"Angels can fly because they take themselves lightly." – G. K. Chesterton

I’ve been blogging for over a year and I’ve written 162 posts, and yet I’ve written little about a subject of great interest to me, which happens to be my chosen profession: education.  I am a teacher, and as such a follower of trends in education.  My attention was grabbed by a recent newspaper headline with the self-explanatory headline: Half of U.S. Schools Fail Federal Standards.

Let me give you a brief history.  For decades we’ve known that America’s public school system is failing, with test scores and other measures for our public school students lagging behind private school students, behind previous generations, and behind students from other countries.  In 2001 Congress and then-President Bush finally did something in the form of the No Child Left Behind Act.  The idea was that every state would have to implement a strict testing regimen for its public schools, by which it would measure whether each school was ‘failing’ or not.  For schools that were failing, there would be consequences.  Of course, as with most federal legislation, a lot was left blurry and ambiguous.  States had a lot of leeway in how to create their tests, how to evaluate schools, and how to respond once any school was found to be failing.

The result, 10 years later, is summarized in the headline above.  Almost half of schools are failing.  That means half of schools will face consequences, right?  No more passive acceptance of mediocrity, no more pretending not to notice, no more leaving any child behind?

Actually not.   As the article explains, our Education Secretary Arne Duncan has a response.  The failures are “an alarming trend that Duncan hopes to address by granting states relief from the federal law.”  Yes, that’s right, if half our schools are failing, we should just change the law that was instituted to prevent them from failing.  But it gets better:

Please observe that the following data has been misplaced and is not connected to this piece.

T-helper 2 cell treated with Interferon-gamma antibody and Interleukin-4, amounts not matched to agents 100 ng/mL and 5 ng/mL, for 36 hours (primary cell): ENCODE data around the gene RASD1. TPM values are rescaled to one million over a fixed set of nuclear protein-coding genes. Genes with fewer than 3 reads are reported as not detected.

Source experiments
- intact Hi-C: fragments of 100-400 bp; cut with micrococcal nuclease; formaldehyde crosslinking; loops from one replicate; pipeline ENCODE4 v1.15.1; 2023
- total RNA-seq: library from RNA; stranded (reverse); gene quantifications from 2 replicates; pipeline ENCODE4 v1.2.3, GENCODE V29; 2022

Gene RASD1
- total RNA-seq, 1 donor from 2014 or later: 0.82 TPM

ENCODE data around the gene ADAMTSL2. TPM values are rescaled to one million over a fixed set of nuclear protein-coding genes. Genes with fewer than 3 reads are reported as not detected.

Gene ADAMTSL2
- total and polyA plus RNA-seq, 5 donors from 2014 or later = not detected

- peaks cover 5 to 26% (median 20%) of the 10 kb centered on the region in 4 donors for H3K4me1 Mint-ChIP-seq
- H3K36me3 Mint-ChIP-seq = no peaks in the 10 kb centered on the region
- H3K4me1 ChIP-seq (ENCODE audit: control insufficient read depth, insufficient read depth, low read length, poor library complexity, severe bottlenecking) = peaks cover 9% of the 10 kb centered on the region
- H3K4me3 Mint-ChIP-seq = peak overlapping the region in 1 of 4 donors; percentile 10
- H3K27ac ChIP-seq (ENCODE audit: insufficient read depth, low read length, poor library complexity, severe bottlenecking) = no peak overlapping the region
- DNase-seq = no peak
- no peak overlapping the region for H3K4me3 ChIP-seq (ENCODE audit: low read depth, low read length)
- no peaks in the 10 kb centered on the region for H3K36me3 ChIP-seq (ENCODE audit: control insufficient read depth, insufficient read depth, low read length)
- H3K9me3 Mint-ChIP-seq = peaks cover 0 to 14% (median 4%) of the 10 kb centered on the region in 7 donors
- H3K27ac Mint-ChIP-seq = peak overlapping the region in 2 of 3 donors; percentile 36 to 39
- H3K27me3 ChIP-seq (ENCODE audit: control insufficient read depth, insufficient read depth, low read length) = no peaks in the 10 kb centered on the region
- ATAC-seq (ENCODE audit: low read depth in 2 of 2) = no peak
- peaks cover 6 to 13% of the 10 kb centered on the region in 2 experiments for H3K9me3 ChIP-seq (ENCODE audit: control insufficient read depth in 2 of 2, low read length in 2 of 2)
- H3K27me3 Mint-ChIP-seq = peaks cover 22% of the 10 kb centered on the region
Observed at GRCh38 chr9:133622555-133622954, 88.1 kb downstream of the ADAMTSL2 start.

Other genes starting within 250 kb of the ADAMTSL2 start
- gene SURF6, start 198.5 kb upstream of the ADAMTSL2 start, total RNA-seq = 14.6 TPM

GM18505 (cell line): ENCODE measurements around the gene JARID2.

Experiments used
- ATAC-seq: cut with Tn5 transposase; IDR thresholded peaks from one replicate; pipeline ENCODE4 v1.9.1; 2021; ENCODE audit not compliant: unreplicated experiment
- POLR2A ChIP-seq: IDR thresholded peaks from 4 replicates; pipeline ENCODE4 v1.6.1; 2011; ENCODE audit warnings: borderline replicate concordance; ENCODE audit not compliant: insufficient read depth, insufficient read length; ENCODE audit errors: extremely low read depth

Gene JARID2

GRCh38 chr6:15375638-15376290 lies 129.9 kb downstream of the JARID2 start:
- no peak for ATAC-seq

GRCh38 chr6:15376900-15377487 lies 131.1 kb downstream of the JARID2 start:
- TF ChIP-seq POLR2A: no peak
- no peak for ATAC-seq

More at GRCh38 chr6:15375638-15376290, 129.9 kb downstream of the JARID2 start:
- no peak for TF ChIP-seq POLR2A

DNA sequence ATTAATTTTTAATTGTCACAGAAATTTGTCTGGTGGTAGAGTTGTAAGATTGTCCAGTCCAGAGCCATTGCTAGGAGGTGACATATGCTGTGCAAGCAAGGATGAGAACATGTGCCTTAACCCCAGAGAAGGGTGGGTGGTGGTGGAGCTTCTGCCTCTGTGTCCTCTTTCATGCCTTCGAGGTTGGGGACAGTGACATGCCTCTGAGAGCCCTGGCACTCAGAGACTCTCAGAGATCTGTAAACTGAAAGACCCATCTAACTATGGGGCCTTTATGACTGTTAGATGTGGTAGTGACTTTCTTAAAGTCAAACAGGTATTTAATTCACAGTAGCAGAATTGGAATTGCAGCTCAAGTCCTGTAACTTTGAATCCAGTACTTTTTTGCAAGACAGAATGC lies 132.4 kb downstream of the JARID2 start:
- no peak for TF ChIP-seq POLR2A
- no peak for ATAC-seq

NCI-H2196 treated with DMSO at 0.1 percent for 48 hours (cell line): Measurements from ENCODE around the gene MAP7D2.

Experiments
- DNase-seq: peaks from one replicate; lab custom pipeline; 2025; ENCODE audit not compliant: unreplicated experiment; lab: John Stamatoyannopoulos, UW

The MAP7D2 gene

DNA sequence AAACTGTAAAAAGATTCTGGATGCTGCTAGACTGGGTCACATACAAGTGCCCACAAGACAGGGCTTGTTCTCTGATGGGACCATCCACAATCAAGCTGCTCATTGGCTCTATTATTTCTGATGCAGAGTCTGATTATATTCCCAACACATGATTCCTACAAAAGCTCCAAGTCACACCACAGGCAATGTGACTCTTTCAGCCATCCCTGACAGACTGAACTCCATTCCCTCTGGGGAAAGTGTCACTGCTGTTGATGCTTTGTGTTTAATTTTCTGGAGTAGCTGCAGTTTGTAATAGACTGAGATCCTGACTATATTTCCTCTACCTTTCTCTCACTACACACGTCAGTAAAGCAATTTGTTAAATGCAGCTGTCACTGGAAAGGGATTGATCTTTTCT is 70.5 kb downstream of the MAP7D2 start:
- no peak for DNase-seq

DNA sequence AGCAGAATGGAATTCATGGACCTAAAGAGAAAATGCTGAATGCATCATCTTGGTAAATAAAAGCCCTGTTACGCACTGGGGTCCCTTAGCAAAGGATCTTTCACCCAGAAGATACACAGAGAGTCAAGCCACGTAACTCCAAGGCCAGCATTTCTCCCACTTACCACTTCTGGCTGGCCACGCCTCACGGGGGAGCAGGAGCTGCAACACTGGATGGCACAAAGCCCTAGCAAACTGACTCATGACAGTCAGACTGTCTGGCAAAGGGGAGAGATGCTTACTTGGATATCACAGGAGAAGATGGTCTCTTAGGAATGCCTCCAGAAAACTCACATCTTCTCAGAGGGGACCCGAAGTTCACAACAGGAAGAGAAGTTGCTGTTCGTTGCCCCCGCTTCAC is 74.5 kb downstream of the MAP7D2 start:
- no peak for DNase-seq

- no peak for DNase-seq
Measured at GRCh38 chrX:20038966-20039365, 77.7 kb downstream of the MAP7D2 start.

The numbers indicate what federal officials have been saying for more than a year — that the law, which is four years overdue for a rewrite, is “too crude a measure” to accurately depict what’s happening in schools, said Jack Jennings , president of the Washington, D.C.-based center. An overhaul of the law has become mired in the partisan atmosphere in Congress, with lawmakers disagreeing over how to fix it.

“No Child Left Behind is defective,” Jennings told The Associated Press. “It needs to be changed. If Congress can’t do it, then the administration is right to move ahead with waivers.”

So now our “federal officials” are telling us that the federal government’s own law is a bad thing.  Really?  It’s too bad they couldn’t have figured that perhaps ten years ago, before the federal government passed the law that they’re now badmouthing.  It’s too bad that even while everyone from teachers to parents to local governments was well aware of NCLB’s many large failings, the federal government wasn’t willing to listen until a year ago.  But I guess that’s just too much to ask from the federal government.

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Comments on: "How to turn failing schools into succeeding schools" (4)

  1. It is just heartbreaking the level of support our schools get, yet I’m just grateful our country has public schools. I think if we were a nation without public schools there would be no chance in heck that anyone could pull off the idea of free education for everyone.

    • I agree that we should have public schools. What we have now is a public school monopoly, and those working in public schools have no financial motivation to do better. While some teachers and employees are certainly motivated by the desire to have their students learn, no one would deny that many are not, and are fine with their school’s mediocrity.

      Compare that to the college level, where the USA excels. Colleges and universities, both public and private, compete with each other for students and tuition dollars. The competition keeps ’em honest. Lower levels of education should function the same way.

  2. Yikes, what a mess.

  3. […] federal and state regulation of schools leads to a better education for students. Indeed, there's ample evidence that it has the opposite effect. Santorum's statement is therefore the height of the reason, and […]

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